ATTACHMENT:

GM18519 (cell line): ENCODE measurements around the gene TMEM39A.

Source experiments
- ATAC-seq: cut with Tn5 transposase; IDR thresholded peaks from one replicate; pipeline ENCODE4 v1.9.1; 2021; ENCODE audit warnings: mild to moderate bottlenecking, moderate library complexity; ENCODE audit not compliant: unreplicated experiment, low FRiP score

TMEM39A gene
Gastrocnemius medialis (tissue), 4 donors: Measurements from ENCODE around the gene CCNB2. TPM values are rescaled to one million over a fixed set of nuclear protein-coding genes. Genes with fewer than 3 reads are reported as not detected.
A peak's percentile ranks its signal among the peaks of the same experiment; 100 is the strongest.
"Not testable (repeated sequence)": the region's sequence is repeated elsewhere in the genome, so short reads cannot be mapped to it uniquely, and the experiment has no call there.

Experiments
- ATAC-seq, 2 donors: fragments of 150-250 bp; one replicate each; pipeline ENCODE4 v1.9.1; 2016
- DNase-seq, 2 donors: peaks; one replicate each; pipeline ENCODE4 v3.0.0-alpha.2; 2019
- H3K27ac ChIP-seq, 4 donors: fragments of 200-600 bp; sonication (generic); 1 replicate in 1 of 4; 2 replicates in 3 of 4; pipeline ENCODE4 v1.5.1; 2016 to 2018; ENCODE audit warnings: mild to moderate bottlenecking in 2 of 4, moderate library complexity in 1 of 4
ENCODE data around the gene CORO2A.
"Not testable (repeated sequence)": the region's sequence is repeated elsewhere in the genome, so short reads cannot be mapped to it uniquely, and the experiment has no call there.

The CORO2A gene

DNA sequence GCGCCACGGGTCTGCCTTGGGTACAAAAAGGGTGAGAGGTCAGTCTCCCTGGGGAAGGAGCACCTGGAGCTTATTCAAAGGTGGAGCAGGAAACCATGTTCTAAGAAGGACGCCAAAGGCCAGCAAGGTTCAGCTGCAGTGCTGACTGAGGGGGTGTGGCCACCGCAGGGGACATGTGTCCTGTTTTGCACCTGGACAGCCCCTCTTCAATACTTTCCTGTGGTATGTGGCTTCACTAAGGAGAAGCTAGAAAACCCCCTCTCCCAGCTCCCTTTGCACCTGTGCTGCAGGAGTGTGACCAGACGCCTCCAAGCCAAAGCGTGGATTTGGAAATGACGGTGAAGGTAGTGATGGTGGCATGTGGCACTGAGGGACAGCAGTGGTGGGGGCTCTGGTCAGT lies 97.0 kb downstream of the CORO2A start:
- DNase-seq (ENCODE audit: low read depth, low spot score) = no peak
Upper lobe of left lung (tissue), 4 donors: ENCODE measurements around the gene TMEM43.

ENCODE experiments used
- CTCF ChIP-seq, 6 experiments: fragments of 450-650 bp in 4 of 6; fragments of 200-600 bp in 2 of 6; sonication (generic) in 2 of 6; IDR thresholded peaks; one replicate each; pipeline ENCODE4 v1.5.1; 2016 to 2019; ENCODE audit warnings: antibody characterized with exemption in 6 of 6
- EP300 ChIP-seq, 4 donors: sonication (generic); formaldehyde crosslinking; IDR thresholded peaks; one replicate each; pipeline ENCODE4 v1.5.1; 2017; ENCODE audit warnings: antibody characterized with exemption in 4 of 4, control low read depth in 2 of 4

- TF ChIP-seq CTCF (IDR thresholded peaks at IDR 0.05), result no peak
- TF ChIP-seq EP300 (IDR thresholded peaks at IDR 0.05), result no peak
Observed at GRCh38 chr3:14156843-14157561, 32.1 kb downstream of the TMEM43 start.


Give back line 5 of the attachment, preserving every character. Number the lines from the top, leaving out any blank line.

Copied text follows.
Gastrocnemius medialis (tissue), 4 donors: Measurements from ENCODE around the gene CCNB2. TPM values are rescaled to one million over a fixed set of nuclear protein-coding genes. Genes with fewer than 3 reads are reported as not detected.